Yes, a SPAN destination port can be configured as trunks or access ports. Keep in mind that by using one or the other, there will be no difference in what is outputted.
Having said that, however, if your source port is a trunk, frames on that trunk will be tagged with the appropriate VLAN ID. Frames that will be outputted from the SPAN destination port will NOT have these tags UNLESS it is configured as a trunk port AND the encapsulation dot1q is enabled.
For example, if you create a SPAN monitor session 1, and you view this session with the commands below, you can see the encapsulation on the destination port is set to Native.
Switch#show monitor session 1
Type : Local Session
Source Ports :
Both : Fa0/24
Destination Ports : Fa0/1
Encapsulation : Native
Ingress : Disabled
If the destination port Fa0/1 is configured to be a trunk AND is configured with dot1q encapsulation, then the tags will be included.
I hope this has been helpful!
(Shantel - Networklessons.com)
Split this topic
I have two 3750 trunked with gi ethernchannel.
VTP enabled. SW1 is VTP client and is a source for RSPAN. VLAN 20 is only enabled.
SW2 is the destination for RSPAN source traffic, it is the VTP Server.
I tried VLAN 20 and got expected message: %VTP VLAN configuration not allowed when device is in CLIENT mode.
That prevents me to execute the next command remote span under for VLAN 20 on VTP client. Please add more content to your RSPAN example explaining how to enable RSPAN on VTP client.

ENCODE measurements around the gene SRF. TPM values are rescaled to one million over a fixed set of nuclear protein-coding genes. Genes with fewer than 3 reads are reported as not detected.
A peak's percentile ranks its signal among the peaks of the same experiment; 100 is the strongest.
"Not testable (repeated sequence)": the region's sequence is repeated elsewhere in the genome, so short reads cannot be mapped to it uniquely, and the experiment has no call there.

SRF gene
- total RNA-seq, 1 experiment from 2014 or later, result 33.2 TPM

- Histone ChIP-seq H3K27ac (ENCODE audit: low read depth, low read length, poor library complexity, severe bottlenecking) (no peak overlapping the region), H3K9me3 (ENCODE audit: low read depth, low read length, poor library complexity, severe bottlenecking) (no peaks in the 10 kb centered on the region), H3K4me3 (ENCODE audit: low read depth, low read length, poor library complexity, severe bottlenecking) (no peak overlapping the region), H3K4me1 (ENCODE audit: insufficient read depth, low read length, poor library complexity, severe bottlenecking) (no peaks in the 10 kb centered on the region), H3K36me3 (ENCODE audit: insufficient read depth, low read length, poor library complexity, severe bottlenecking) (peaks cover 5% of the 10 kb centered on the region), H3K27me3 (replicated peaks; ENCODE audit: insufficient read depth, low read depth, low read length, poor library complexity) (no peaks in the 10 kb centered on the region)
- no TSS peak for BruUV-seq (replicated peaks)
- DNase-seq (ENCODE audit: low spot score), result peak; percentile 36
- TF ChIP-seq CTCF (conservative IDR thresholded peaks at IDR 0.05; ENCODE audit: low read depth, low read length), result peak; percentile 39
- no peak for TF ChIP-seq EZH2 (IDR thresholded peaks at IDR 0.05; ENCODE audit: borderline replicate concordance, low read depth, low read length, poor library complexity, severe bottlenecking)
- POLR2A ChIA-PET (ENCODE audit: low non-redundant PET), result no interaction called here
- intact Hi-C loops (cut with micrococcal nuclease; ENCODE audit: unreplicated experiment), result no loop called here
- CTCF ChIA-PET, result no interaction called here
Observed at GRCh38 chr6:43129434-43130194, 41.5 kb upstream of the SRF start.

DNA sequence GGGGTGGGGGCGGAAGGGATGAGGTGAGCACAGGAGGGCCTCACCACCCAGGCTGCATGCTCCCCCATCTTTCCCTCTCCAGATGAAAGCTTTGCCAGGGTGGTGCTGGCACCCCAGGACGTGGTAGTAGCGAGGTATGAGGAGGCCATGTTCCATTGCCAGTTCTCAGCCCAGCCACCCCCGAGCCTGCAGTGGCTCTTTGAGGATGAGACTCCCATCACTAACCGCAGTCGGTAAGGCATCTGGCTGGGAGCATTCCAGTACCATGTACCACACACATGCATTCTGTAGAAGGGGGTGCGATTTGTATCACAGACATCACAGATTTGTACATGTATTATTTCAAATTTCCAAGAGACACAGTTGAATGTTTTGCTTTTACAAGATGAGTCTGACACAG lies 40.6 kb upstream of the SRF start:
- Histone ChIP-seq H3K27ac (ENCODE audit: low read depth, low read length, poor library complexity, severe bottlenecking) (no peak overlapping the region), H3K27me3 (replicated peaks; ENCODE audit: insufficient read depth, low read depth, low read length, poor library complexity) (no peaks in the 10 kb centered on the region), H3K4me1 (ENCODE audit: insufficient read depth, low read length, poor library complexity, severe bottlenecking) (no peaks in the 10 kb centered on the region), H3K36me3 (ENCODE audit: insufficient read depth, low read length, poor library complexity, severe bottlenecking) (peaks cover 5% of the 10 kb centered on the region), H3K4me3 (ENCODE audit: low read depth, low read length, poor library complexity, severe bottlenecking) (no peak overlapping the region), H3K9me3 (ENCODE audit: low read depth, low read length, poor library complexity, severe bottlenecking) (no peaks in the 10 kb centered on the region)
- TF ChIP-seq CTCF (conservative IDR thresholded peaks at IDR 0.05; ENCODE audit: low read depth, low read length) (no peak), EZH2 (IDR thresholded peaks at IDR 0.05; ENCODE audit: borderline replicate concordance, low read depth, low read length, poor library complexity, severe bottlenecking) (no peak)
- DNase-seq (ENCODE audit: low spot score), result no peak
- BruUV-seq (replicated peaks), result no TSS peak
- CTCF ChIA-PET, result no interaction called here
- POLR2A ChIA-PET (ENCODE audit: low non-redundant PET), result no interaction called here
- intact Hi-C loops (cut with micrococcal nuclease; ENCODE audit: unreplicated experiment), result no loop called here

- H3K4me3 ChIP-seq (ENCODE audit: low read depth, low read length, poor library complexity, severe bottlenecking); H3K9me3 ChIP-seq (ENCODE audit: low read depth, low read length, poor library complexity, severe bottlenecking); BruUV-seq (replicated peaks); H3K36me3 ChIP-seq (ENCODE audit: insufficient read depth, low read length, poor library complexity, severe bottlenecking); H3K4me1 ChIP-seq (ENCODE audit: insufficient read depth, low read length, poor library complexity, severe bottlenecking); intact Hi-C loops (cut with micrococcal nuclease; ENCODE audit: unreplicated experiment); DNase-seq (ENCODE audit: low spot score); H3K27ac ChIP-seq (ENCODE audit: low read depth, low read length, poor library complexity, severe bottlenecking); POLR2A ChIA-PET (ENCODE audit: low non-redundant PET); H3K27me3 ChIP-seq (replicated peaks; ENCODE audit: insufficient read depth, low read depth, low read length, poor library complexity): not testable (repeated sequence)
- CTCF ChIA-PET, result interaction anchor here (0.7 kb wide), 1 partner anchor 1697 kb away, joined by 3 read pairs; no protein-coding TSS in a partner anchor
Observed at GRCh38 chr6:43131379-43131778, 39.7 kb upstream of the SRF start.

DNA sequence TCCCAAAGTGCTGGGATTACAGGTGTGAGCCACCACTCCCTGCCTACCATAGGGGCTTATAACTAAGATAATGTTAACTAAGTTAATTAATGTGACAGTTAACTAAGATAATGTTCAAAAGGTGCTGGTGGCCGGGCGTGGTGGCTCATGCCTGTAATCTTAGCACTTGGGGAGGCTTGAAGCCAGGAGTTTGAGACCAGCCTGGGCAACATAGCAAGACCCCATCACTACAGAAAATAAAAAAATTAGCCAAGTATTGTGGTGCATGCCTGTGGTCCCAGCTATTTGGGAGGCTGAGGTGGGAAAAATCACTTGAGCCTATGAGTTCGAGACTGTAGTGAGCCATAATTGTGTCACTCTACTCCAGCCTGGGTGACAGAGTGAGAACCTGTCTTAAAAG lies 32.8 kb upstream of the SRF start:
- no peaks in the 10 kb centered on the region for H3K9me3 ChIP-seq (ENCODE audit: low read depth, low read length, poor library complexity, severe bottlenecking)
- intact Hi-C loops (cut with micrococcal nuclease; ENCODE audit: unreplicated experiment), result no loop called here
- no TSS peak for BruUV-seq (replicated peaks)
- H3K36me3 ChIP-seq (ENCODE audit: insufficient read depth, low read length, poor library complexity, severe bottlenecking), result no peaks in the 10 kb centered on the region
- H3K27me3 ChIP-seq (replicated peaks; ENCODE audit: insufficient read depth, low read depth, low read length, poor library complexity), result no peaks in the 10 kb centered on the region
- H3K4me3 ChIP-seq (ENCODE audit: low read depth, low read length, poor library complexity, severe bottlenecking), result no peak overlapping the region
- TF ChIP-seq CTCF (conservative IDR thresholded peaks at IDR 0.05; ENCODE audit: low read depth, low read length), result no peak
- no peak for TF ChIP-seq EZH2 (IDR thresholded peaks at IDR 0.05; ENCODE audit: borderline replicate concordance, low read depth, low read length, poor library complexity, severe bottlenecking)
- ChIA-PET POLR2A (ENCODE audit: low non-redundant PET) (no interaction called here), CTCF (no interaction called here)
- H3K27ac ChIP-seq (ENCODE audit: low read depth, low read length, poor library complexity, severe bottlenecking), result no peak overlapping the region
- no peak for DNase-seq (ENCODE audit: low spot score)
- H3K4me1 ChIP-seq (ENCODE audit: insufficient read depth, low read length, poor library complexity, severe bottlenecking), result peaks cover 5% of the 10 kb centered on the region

The example you used , is for a layer2 network. I mean you have not used any IP addresses etc.
what if we have a layer-3 network? For example we have a core router , aggregating lot of access switches and running eigrp routing. if we need to enable port analyzer still need to create vlan ?
I need some help and I am going to use the below topology as the reference.
In this switch I have two VLANs(VLAN 10 and VLAN 20). G1/1 is an access port assigned to VLAN 10 and G2/2 is also an access port assigned to VLAN 20. Now I want to connect two packet sniffing devices on port G3/3 and port G4/4 and they will use IP addresses from VLAN 10.
This will be the configuration:
First of all, it doesn’t really matter what IP addresses you configure on the packet sniffers. These devices will not be able to communicate with the network as their sole purpose is to sniff or detect any and all packets that are sent from the destination ports.
Secondly, the destination ports have all ingress traffic disabled, so even if they were configured with additional parameters, these are all overridden.
Essentially, no additional parameters are necessary on the destination ports.
You can find additional comprehensive information about the destination ports in a SPAN configuration at this Cisco documentation.
This is a very good question. Essentially, what you want to do with the above topology is to have the destination port receive monitoring information from both SPAN and RSPAN source ports.
According to Cisco:
The switch does not support a combination of local SPAN and RSPAN in a single session. That is,
an RSPAN source session cannot have a local destination port, an RSPAN destination session cannot
have a local source port, and an RSPAN destination session and an RSPAN source session that are
using the same RSPAN VLAN cannot run on the same switch.
So you will need to have two separate destination ports, one for the locally monitored source ports and one for the remotely monitored source ports.